VietNamNet Bridge – Deputy Prime Minister Hoang Trung Hai has asked the Ministry of Industry and Trade and related competent bodies to speed up preparations for the use of ethanol fuels in line with the schedule.


Efforts to increase Vietnam’s ethanol fuel use is hampered by reluctant distributors.


Hai requested that an inspection team be set up to work with ethanol plants and distributors to overcome obstacles so as ethanol fuels could be sold in seven cities and provinces of Vietnam by the end of 2014 and across the country by the end of 2015.

“The inspection team will have to review related policies, submit incentives and carry out research if they are to reduce the cost of ethanol fuels and increase their competitiveness in Vietnam,” Hai said.

Just a year and a half before the deadline, difficulties continue to hamper the use of ethanol fuels in Vietnam.

According to Hoang Thi Long Van, deputy head of Petro Technical Division under the state-run Petrolimex, the company has not set up filling stations or blending systems yet.

“We have to consider very carefully different options in order to choose the best way to implement the government’s plan to distribute ethanol fuels in Vietnam,” Van said.

She added that Petrolimex had submitted to the Ministry of Industry and Trade (MoIT) a plan to distribute ethanol fuels in a 100 page document with different scenarios.

Petrolimex now distributes petroleum to around 50 per cent coverage of the nation, however it still has no stations providing ethanol fuels.

“We have been operating in major rural areas and this requires totally different solutions to make the use of ethanol fuels effective,” said Van, adding that no incentives had been offered to encourage distributors to circulate ethanol fuels in Vietnam.

Phung Dinh Thuc, chairman of the state-run PetroVietnam, also claimed that implementing the Vietnamese government’s plans would be far from easy because distributors would not want to pay more money to update their facilities.

“This is a reality and our bio-fuel factories are operating in a very difficult business because their products are not consumed domestically, and if these plants export their products abroad, they will have no profit,” Thuc said.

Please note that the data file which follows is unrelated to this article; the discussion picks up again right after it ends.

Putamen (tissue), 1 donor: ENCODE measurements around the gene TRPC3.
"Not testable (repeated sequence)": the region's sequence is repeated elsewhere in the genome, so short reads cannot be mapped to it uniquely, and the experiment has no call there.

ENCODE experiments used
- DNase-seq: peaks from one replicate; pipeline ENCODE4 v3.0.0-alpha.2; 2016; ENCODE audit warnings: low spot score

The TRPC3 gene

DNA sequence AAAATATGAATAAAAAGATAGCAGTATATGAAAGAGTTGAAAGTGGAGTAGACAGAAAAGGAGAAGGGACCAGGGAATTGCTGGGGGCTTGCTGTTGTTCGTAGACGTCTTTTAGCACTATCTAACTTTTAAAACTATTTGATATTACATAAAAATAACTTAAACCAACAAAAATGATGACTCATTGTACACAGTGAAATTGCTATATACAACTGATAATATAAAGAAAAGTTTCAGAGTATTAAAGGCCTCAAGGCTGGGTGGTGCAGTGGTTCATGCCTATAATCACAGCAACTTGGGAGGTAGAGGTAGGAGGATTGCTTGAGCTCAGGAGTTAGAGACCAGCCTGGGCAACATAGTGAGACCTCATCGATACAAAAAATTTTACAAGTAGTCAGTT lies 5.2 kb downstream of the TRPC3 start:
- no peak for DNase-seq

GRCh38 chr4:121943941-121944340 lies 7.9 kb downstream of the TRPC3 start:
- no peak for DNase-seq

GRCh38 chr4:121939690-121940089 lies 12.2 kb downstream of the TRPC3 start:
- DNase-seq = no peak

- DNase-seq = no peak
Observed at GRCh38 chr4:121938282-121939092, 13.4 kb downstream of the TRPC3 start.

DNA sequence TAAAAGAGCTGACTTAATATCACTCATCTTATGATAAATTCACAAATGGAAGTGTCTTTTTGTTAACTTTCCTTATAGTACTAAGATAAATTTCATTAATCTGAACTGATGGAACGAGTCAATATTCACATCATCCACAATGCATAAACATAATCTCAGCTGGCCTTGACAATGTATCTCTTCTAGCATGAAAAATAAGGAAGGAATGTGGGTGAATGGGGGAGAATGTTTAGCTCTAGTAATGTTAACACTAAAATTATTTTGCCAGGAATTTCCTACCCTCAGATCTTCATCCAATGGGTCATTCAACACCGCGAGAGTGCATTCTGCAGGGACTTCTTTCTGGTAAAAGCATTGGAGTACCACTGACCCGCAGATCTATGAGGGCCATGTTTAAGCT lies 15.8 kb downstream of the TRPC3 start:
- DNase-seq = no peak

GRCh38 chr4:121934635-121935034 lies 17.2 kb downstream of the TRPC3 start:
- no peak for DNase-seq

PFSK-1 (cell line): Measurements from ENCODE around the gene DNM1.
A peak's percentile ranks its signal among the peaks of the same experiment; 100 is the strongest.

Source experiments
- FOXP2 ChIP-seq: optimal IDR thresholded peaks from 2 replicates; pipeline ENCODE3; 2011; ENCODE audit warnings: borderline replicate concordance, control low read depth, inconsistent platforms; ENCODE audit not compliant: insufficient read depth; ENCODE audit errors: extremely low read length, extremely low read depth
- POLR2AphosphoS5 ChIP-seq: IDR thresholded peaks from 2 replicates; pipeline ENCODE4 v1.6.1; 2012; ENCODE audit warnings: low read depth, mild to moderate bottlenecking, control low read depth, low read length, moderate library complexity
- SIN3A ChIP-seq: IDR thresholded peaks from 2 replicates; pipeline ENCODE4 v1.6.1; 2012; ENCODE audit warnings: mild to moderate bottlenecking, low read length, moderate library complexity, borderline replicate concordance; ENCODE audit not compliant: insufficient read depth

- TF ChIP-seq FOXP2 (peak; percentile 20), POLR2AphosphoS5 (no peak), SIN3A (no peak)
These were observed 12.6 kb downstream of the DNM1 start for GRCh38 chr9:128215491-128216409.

However, Thuc affirmed that these difficulties would be overcome by 2014 when the compulsory use of ethanol fuels spread to seven cities and provinces before going nationwide in 2015.

“This is a necessary change because the use of ethanol fuels brings many advantages in the long term, so we must encourage distributors to be more active to prepare for this process. Distributors will have to invest in upgrading their facilities,” said Thuc.

According to the roadmap, compulsory use of bio-fuels will start from December 2014 for motor vehicles in Hanoi, Ho Chi Minh City, Haiphong, Danang, Can Tho, Quang Ngai and Ba Ria-Vung Tau. From December 2015, it will be used widely across the country.

PetroVietnam and its partners are investing in three ethanol factories in northern Phu Tho, central Quang Ngai and southern Binh Phuoc provinces with the total capacity of 300,000 cubic metres per year.

Of those, Quang Ngai and Binh Phuoc plants were put into operation in 2012’s second quarter. But with little opportunity to sell ethanol fuels in Vietnam, the factories’ output remains low.

Currently, only three out of more than 10 petroleum wholesalers in Vietnam trade bio-fuel E5, including PV Oil, Petec and SaigonPetro with the total of 175 stations selling ethanol fuels in 34 cities and provinces.

By the end of 2012, there were six plants engaging in bio-fuel production in Vietnam. Their capacity is estimated at 535 million litres per year. However, only 20 per cent of this is consumed in the country, 80 per cent is for export to Japan, Korea and the Philippines at prices barely covering production costs.

The MoIT forecast that Vietnam will need around 6.88 billion litres of bio-fuels by 2015, with the figure climbing to 8.313 billion by 2020.

Source: VIR